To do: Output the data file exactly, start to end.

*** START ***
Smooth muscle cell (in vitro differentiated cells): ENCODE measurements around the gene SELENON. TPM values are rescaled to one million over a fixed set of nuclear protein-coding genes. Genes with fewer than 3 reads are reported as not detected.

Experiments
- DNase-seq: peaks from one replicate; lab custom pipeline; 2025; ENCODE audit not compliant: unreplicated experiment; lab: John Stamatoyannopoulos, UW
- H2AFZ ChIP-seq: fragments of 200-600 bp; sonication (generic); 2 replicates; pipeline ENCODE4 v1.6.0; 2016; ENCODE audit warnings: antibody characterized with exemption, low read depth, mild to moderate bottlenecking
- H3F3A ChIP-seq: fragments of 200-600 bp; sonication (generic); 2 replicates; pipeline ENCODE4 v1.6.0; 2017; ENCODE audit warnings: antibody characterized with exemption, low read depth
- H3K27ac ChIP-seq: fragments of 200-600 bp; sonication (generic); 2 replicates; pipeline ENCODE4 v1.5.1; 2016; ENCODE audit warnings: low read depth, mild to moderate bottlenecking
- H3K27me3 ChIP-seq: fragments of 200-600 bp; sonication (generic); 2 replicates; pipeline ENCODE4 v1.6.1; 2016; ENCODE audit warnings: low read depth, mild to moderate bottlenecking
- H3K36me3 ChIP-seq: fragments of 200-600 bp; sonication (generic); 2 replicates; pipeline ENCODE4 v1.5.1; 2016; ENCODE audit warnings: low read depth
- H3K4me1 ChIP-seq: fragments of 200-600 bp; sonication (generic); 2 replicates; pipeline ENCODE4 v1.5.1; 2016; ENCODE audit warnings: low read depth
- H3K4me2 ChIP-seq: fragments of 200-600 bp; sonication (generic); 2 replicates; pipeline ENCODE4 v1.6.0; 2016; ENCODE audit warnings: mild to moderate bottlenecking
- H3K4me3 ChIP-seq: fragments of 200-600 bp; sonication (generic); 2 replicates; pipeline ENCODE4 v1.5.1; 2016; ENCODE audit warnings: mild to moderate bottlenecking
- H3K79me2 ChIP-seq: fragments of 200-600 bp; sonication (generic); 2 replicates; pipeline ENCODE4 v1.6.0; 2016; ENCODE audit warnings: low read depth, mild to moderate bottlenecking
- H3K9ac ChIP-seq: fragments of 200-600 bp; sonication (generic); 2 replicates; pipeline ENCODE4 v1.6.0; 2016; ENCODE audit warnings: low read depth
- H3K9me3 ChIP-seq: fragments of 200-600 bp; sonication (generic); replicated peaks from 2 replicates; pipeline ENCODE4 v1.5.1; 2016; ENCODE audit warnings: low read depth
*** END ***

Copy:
Smooth muscle cell (in vitro differentiated cells): ENCODE measurements around the gene SELENON. TPM values are rescaled to one million over a fixed set of nuclear protein-coding genes. Genes with fewer than 3 reads are reported as not detected.

Experiments
- DNase-seq: peaks from one replicate; lab custom pipeline; 2025; ENCODE audit not compliant: unreplicated experiment; lab: John Stamatoyannopoulos, UW
- H2AFZ ChIP-seq: fragments of 200-600 bp; sonication (generic); 2 replicates; pipeline ENCODE4 v1.6.0; 2016; ENCODE audit warnings: antibody characterized with exemption, low read depth, mild to moderate bottlenecking
- H3F3A ChIP-seq: fragments of 200-600 bp; sonication (generic); 2 replicates; pipeline ENCODE4 v1.6.0; 2017; ENCODE audit warnings: antibody characterized with exemption, low read depth
- H3K27ac ChIP-seq: fragments of 200-600 bp; sonication (generic); 2 replicates; pipeline ENCODE4 v1.5.1; 2016; ENCODE audit warnings: low read depth, mild to moderate bottlenecking
- H3K27me3 ChIP-seq: fragments of 200-600 bp; sonication (generic); 2 replicates; pipeline ENCODE4 v1.6.1; 2016; ENCODE audit warnings: low read depth, mild to moderate bottlenecking
- H3K36me3 ChIP-seq: fragments of 200-600 bp; sonication (generic); 2 replicates; pipeline ENCODE4 v1.5.1; 2016; ENCODE audit warnings: low read depth
- H3K4me1 ChIP-seq: fragments of 200-600 bp; sonication (generic); 2 replicates; pipeline ENCODE4 v1.5.1; 2016; ENCODE audit warnings: low read depth
- H3K4me2 ChIP-seq: fragments of 200-600 bp; sonication (generic); 2 replicates; pipeline ENCODE4 v1.6.0; 2016; ENCODE audit warnings: mild to moderate bottlenecking
- H3K4me3 ChIP-seq: fragments of 200-600 bp; sonication (generic); 2 replicates; pipeline ENCODE4 v1.5.1; 2016; ENCODE audit warnings: mild to moderate bottlenecking
- H3K79me2 ChIP-seq: fragments of 200-600 bp; sonication (generic); 2 replicates; pipeline ENCODE4 v1.6.0; 2016; ENCODE audit warnings: low read depth, mild to moderate bottlenecking
- H3K9ac ChIP-seq: fragments of 200-600 bp; sonication (generic); 2 replicates; pipeline ENCODE4 v1.6.0; 2016; ENCODE audit warnings: low read depth
- H3K9me3 ChIP-seq: fragments of 200-600 bp; sonication (generic); replicated peaks from 2 replicates; pipeline ENCODE4 v1.5.1; 2016; ENCODE audit warnings: low read depth